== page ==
Bulgarian cuisine is the culmination of all of the greatest traditional dishes in Southeastern Europe, incorporating hints of Russian, Middle Eastern, Greek, Turkish and Serbian flavors and ingredients. Bulgarian dishes are decadently rich and yet simple concoctions of spices and fresh raw ingredients that are found in abundance in the region.Bulgaria’s diverse and delicious dishes come from its location at the literal crossroads of the modern world in Southeastern Europe. With Turkey and Greece to the south, Bulgarian dishes often reflect classic Greek flavors such as olive oil and a hearty use of feta cheese, while the Turkish influence is seen in the grilled meats and stuffed pastries that are commonly cooked in large gatherings. The delicious cuisine and traditional dishes of Bulgaria are hearty, warm and inviting… and we invite you to learn about some of our favorite traditional Bulgarian dishes here:
We have to begin with Sirene, as this local cheese — along with yogurt — is found in so many of the dishes in Bulgaria. A white brine cheese, Sirene is made from goat milk, sheep milk, cow milk, or an combination of those milks. Very similar to Greek feta cheese, it is crumbly, strong and has a bitter hint to it. Sirene is common not only in Bulgaria, but in Serbia, Croatia and many other Southeastern European Countries.
Easily one of Bulgaria’s most popular and widely-recognized traditional dishes, the Shopska salad is much like a Greek or Mediterranean Salad; with chopped fresh tomatoes, cucumbers, roasted or un-roasted peppers, and scallions (Green Onions), as the star of the dish, and a heap of finely shredded sirene cheese. The salad is lightly dressed with a simple mixture of olive oil and vinegar and is often served with Rakia (A Popular Fruit Brandy).
Bulgarian Banitsa (Banica)
Bulgarian Banitsa is really just a thin pastry made by layering thin sheets of filo pastry with eggs and cheese. The dishes that are made with the finished banitsa products are wide and varied. Often, banitsa are the staple of breakfasts, with these pastries being stuffed with even more soft cheese (Like A Cheese Danish), dipped in yogurt, or stuffed with vegetables such as pumpkin.
Tikvenik — Bulgarian Pumpkin Roll
Christmas time in Bulgaria comes with a celebration of fall foods, just like in other corners of the world. During the fall and winter, one of the most popular dishes being cooked in the Balkan region of Bulgaria is Tikvenik, or Bulgarian pumpkin rolls. Banitsa stuffed with Sirene Cheese,fresh roasted pumpkin, cinnamon and chopped walnuts; this dish has a true aroma of Christmas.
Comparable to Turkish Kefta Kebabs, and Serbian Cevap, Kebapche is a blend of minced pork (Or Combinations of Pork, Lamb and Beef) and beef spiced with black peeper, cumin and salt that is formed into long, thin patties and grilled over an open fire. Though the true ingredients and recipe will vary depending on the region in which you are enjoying it, kebapche can often include minced onions and can be served in pita or flatbread.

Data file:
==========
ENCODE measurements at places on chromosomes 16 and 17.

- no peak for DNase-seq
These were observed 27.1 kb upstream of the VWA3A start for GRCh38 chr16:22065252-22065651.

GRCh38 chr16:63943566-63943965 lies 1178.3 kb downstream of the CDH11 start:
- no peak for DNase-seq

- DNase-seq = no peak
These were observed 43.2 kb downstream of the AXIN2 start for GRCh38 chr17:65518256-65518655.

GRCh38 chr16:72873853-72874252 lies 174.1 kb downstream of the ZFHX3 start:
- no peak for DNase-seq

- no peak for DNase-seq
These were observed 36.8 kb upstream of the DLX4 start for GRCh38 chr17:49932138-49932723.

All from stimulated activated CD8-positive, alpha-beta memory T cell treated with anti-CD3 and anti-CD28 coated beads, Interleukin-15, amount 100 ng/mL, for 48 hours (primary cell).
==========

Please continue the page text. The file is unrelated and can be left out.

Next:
Much like a bulgarian sweet salsa, Ljutenica is a spicy relish made from eggplant, peppers, carrots, onions, tomatoes, sugar and spices. Used as a condiment, ljutenica is spread on toast and bread, and is often used as a relish on grilled Kebapche.
Literally meaning “Bean Soup,” this traditional Bulgarian soup can use any mix of beans, and is stewed with tomatoes, onions, carrots and chubritza (Also Known As Summer Savory) or Spearmint.
A cold soup that is also used as a sauce and a dip, Tarator is made with a blend of ground walnuts, garlic, lemon juice, cucumber, yogurt, and dill. Similar in taste to a tzatziki sauce, the dish is served cold and with bread as an appetizer.
A minced meat casserole that it heavily influenced by Greek Moussaka, Bulgarian Musaka is made of ground pork, tomatoes, potatoes, onion and a yogurt sauce.
Similar to ljutenica, kiopoolu is an eggplant based dish that is not as spicy and sweet as ljutinica, and is a bit closer to baba ganouj in tecture and taste. It is usually served alongside bread for dipping.
As we move into Bulgarian desserts, we have to mention that lokumki are not only one of our favorite Bulgarian desserts, but they are one of our favorite wintertime desserts of all! A Bulgarian cookie that is stuffed with a hard jelly or in some cases Turkish Delight, these cookies are rolled in powdered sugar and soft baked.
These honey spice cookies — while served more often during Christmas and the winter season — are traditional Bulgarian cookies made with cloves, cinnamon and honey. With a lit hint of spice and warmth, these cookies are often served with a hot drink or warm milk.
Learn The Basics of Bulgarian Cuisine and the Food Regions in the Video Below:
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